Bloomberg News

China-Taiwan Ruling Party Leaders Pledge Adherence to One China

February 25, 2013

China's General Secretary Xi Jinping

“If the brothers are of the same mind, their sharpness can cut through metal,” Xi Jinping, China's general secretary, said in Beijing, according to a Xinhua report. Photographer: Andrew Harrer/Bloomberg

China’s new Communist Party leaders have a duty to seek peaceful reunification with Taiwan and promote better ties, General Secretary Xi Jinping said in a meeting with the honorary chairman of the island’s ruling party.

Xi’s comments to the Kuomintang’s Lien Chan came yesterday during his first publicly announced meeting on cross-strait issues since taking over the leadership of the China’s ruling party. He pledged to “unswervingly” uphold the one-China principle, according to the official Xinhua News Agency.

“If the brothers are of the same mind, their sharpness can cut through metal,” Xi said in Beijing, according to the Xinhua report.

Lien’s trip, which President Ma Ying-jeou said was aimed at boosting cross-strait communications, follows a visit last year by Kuomintang honorary chairman Wu Poh-hsiung, who met with Jia Qinglin, chairman of the Chinese People’s Political Consultative Conference. Lien will meet China President Hu Jintao today, according to Kuo Su-chun, a Kuomintang legislator.

Li Jia-fei, a presidential spokeswoman, said on Feb. 22 that closer communication with the mainland is a priority for Ma’s administration. Ma, who is the also chairman of the Kuomintang, didn’t give Lien a specific mission, Li said.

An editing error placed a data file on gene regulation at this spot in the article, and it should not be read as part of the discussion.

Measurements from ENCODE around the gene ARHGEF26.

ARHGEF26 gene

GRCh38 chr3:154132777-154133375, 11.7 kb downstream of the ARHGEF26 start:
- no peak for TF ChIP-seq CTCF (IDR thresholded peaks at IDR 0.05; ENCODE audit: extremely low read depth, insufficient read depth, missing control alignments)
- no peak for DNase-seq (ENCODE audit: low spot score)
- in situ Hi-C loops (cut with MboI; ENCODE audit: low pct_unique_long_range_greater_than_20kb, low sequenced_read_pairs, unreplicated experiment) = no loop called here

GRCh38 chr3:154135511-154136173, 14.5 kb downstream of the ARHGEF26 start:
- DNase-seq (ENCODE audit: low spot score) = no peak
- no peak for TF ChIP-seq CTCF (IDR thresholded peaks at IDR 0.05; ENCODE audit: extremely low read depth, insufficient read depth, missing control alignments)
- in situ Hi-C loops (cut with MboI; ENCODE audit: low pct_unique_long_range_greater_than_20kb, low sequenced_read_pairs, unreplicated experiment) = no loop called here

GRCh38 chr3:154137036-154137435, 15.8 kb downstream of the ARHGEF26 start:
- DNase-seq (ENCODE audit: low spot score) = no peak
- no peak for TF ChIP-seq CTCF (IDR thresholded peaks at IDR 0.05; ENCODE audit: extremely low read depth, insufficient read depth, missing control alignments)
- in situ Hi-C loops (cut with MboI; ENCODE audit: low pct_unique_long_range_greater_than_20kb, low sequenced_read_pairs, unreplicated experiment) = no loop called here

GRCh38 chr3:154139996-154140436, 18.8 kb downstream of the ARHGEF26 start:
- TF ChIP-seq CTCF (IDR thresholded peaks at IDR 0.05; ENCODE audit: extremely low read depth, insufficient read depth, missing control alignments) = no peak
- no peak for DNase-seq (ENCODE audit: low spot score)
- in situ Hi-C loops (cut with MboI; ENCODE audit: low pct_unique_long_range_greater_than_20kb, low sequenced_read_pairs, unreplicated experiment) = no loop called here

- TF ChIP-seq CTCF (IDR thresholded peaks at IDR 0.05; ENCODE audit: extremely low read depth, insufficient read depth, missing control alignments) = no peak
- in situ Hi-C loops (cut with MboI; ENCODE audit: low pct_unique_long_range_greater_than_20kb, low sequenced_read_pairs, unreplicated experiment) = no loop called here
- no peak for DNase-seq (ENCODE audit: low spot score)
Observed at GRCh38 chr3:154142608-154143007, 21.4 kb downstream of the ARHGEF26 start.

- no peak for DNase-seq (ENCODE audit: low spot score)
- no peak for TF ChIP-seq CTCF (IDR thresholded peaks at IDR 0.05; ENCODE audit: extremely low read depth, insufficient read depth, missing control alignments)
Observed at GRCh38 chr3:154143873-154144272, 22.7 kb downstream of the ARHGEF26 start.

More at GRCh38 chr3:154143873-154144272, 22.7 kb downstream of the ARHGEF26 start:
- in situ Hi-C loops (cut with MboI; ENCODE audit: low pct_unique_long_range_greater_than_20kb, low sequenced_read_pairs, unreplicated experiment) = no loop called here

“It will be interesting to see what the next stage of discussion will be as the governments seek to realize the economic cooperation commitments they have made,” Nick Lai, head of Taiwan equity research at JPMorgan Chase & Co. said before yesterday’s meeting, referring to the Economic Cooperation Framework Agreement signed in 2010.

Tariff Cuts

The agreement, signed by officials on both sides of the strait, included tariff reductions on petrochemicals, auto parts, and machinery, and boosts access to services including banking and insurance. Taiwan’s domestic banking units this month began taking deposits denominated in yuan, and the first Taiwan-listed debt security in the currency is slated to be issued in March.

Taiwan and mainland China have been ruled separately since 1949, when the Kuomintang, or Nationalist Party, fled to the island off the southeastern coast of China after battling Communist forces. Lien’s visit to China will conclude tomorrow, ETtoday reported.

In a statement following the meeting, Lien, Taiwan’s former vice president and presidential candidate, said the two sides should cast off the “memories of our history” and work toward common interests of peace and prosperity.

To contact the reporter on this story: Debra Mao in Taipei at dmao5@bloomberg.net

To contact the editor responsible for this story: Peter Hirschberg at phirschberg@bloomberg.net


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